Central Utah toddler makes remarkable progress after groundbreaking gene replacement therapy
A Central Utah toddler is doing something remarkable.
Born with a life-threatening condition, he was given a groundbreaking therapy. Now, he’s making progress unimaginable even a few short years ago.
At first glance, you’d think the Wight family hasn’t a care in the world.
Two-year-old Cinch was named for a strap that binds a saddle to a horse.
“That goes under the belly and you cinch it up and keeps the saddle,” said Amber Wight, Cinch’s mom, who lives in Central Utah.
A “cinch” is also “a thing done with ease.” But his life was almost anything but.
“I was having a hard time with it. I just kind of hopeless, actually,” said Alex Wight, Cinch’s dad.
Newborn screenings showed Cinch has spinal muscular atrophy, or SMA, which paralyzes a baby in the first few weeks or months of life. Many babies with SMA don’t survive to their second birthday, but the day after Cinch was born, the U.S. Food & Drug Administration approved a new therapy.
Cinch was one of the first to receive it.
“This really lets him live like a normal little two year old,” said Dr. Russell Butterfield, a pediatric neurologist with University of Utah Health and Intermountain Primary Children’s Hospital.
He said the treatment is a game-changer for kids like Cinch.
“It just feels good to see the outcome and it’s hard to be patient for it,” Dr. Butterfield said. “When we first treated him and he’s two weeks old, we just wait and wait and wait. And then it’s fun to now see him walking around and talking.”
In a single infusion, a virus delivered a new copy of the gene into the Cinch’s nerves. With help from insurance and Primary Children’s Hospital, Cinch got the $2.1 million gene replacement therapy.
“We were always their top priority to make sure we felt comfortable were having a good experience there,” said Amber Wight. “They have been 100% Amazing. I cannot imagine any other team to have helped us through.”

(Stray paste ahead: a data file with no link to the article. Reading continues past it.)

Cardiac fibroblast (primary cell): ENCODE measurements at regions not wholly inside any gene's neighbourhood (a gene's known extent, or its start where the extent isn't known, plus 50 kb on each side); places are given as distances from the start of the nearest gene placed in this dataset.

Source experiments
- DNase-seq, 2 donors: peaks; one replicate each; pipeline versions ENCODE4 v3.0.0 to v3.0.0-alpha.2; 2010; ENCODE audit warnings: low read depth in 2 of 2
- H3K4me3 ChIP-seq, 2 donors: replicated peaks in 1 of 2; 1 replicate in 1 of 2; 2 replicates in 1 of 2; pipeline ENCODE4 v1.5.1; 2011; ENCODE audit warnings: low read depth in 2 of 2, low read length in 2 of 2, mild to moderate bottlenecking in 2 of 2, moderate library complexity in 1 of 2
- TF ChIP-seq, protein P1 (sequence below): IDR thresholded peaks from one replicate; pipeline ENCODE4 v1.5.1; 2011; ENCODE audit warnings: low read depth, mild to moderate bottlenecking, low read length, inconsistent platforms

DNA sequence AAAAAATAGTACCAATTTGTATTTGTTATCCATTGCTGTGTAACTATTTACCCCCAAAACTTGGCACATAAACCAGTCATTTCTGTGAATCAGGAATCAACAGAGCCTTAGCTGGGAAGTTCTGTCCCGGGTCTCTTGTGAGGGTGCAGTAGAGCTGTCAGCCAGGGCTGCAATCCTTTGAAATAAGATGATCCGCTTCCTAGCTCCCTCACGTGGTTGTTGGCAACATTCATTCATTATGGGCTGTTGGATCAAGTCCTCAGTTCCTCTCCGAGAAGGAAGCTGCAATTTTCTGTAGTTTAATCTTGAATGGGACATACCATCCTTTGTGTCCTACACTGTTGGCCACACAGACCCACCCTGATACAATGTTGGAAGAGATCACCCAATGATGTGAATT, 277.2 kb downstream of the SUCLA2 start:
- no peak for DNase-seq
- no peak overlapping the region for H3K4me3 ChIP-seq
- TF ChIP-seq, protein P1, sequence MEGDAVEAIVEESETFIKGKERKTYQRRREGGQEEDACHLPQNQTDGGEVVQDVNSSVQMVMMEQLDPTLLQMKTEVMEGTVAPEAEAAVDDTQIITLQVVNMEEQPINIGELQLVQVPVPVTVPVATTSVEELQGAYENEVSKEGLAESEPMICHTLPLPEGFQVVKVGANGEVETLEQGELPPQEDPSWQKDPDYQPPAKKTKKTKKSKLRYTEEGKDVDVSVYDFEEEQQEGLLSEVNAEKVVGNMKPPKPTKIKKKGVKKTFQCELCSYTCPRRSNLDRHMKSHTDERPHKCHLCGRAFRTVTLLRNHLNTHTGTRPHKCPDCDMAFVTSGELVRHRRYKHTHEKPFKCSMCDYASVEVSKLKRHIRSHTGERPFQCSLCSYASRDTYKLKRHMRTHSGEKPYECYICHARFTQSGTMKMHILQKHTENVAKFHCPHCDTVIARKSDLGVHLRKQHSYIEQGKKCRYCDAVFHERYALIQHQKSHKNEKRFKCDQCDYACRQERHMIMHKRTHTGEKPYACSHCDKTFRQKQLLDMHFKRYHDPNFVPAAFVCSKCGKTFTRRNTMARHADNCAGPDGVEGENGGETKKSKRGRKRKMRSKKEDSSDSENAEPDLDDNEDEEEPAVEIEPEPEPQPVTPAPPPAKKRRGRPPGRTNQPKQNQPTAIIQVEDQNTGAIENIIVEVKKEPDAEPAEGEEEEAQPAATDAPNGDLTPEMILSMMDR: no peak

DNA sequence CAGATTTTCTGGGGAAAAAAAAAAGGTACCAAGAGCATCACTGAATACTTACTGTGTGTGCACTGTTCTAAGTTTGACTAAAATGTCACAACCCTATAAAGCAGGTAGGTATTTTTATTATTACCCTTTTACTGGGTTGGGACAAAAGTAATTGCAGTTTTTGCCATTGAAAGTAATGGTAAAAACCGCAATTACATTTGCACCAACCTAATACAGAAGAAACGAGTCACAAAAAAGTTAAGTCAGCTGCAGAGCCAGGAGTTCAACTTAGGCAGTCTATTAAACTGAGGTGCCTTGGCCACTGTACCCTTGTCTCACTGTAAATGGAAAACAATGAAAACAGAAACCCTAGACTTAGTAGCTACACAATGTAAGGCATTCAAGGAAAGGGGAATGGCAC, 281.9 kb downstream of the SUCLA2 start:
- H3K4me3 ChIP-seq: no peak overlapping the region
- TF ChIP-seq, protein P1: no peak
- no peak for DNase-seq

Doctors say Cinch is reaching all his developmental milestones. Because of gene replacement therapy, Cinch is living the life his parents dreamed for him.
“He comes out and helps me move sprinklers and you know, kind of hangs out with me doing farm work and little bit with the cows,” Alex Wight said. “But right now, he just likes running through a field.”
It’s a life that didn’t seem possible after the initial diagnosis. Though there are no guarantees, his parents are hopeful, and grateful.
“A mother’s dream is for him to walk or do the simple things, you know, and so he’s done that and more,” Amber Wight said. “We just accept every day and are very thankful that he can do what other kids his age can do. Other kids won’t know that he has this and he won’t be looked at differently.
Alex Wight said, “I’m just wanting him to have a good life and you know, be able to help me around the farm and ranch. I just hope that he enjoys every moment.”
And it turns, with all this progress, his name, Cinch, means even more to his parents now.
“He’s kind of holding us up,” Amber Wight said. “He fits his name.”
An identity that defines him, while his disease does not.
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